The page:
The outdoor games children play have changed dramatically over generations
It's the summer, and suddenly the neighbourhood is filled with voices of children playing. Looking down from my balcony I remembered the games we played many suns ago, in the building: 'Dabba ice-spice' (do kids play that anymore?), 'dhaaba-doobi' or 'kings', as the more gentrified called it, 'seven stones', 'hide and seek', 'L-O-N-D-O-N London'! And of course, gully cricket.
We would loaf from building to building on Nepean Sea Road to play any or sometimes all of these games. I wondered whether any of these games had endured, and if not, what were children playing nowadays? I went downstairs and watched with curiosity a child being made the 'den', and then being tied to the handlebars of a cycle, feet astride the front wheel. What kind of game was this?
One of the burlier kids cycled him up and down the compound while the rest of them pelted him with eggs and tomatoes. Very soon the child tied to the front of the bicycle was in tears, but the others looked extremely gleeful. Eventually he was untied, and babel of cries went up for the next game.
I sat, fascinated, waiting. This time a clutch of blue marbles was put in a flower pot, along with one red marble. Each marble was a child's 'school lunch'. The children had to shut their eyes and pick one. The child who picked the red marble was the one with the different 'food' and with great glee, the rest of the kids began to push, pinch and pummel him until he played 'dead'. It looked like everybody was having the time of their lives, save for the child with the red marble. This was incredible!
How much games had changed since my day! Soon they began preparing for the next. A child would be blindfolded. Then two kids would spin him around and go hide. The rest of the children would then come up to the 'den', take his blindfold off, and ask him where these two kids had 'run off together'. If he couldn't tell them where they had gone they would 'beat' him with imaginary sticks till he would lie down with his tongue out.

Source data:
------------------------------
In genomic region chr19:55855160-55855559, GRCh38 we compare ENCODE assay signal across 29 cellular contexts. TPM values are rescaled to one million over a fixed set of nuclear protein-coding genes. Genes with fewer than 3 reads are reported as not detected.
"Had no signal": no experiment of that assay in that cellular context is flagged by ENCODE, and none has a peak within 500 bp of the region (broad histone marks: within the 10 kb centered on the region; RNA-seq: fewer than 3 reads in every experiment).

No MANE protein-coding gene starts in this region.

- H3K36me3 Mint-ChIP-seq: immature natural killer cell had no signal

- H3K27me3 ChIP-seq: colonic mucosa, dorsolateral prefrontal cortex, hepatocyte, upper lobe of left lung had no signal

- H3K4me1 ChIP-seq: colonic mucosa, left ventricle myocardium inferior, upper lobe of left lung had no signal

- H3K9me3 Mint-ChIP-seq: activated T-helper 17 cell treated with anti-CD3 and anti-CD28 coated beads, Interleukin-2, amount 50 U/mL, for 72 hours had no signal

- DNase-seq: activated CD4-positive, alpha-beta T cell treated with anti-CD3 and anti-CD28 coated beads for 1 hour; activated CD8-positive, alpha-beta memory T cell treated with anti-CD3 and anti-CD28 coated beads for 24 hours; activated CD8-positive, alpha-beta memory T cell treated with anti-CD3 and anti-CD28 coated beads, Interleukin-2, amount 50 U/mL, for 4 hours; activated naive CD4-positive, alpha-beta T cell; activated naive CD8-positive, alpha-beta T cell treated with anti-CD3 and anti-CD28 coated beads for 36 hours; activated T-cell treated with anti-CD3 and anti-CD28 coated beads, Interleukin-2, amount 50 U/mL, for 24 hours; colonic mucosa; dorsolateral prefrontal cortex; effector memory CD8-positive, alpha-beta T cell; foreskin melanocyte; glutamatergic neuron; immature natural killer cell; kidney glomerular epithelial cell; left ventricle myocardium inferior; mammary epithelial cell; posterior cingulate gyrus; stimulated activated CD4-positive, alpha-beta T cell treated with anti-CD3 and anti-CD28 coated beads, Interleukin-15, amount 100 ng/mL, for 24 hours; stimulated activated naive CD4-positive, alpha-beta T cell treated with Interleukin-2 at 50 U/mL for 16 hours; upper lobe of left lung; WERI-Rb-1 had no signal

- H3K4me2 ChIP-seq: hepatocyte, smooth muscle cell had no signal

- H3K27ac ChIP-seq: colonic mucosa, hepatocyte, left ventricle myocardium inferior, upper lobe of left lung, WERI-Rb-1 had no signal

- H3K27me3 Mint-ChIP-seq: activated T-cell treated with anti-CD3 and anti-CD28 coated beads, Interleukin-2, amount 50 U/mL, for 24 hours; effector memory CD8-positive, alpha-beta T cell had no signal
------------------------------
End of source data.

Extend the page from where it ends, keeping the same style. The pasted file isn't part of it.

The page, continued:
The kids would then find the two children who had run off together and in slow motion, slowly mime beating them till they would fall down (in slow motion) again, with their tongues out. All this with a lot of squealing, and laughter. Everybody, save the 'dens', were rolling with enjoyment. And I marvelled.
Imarvelled at how things had changed. There we were: fossils from an ancient past with our pretentious, sophisticated games that demanded seven stones of roughly equal size, or a rubber ball and bat. And here were children who had realised the most wonderful ways to have fun needed nothing more than a bunch of them in a majority all set to playfully terrorise the 'den'.
How a simple thing like a red marble could unlock the doors to a barrage of endless physical bullying and teasing, but obviously all in fun. How times had changed! What simpler, uncomplicated times these were! And what imagination, what inventiveness of these children to come up with games nobody had thought of till now. I walked up back to my flat with sounds of clapping and laughter ringing in my ears. And then I woke. I had dozed off in my balcony, warmed by the sun and lulled to sleep by the chatter of children below. But I couldn't help shake off the feeling that summers were never going to be the same again.
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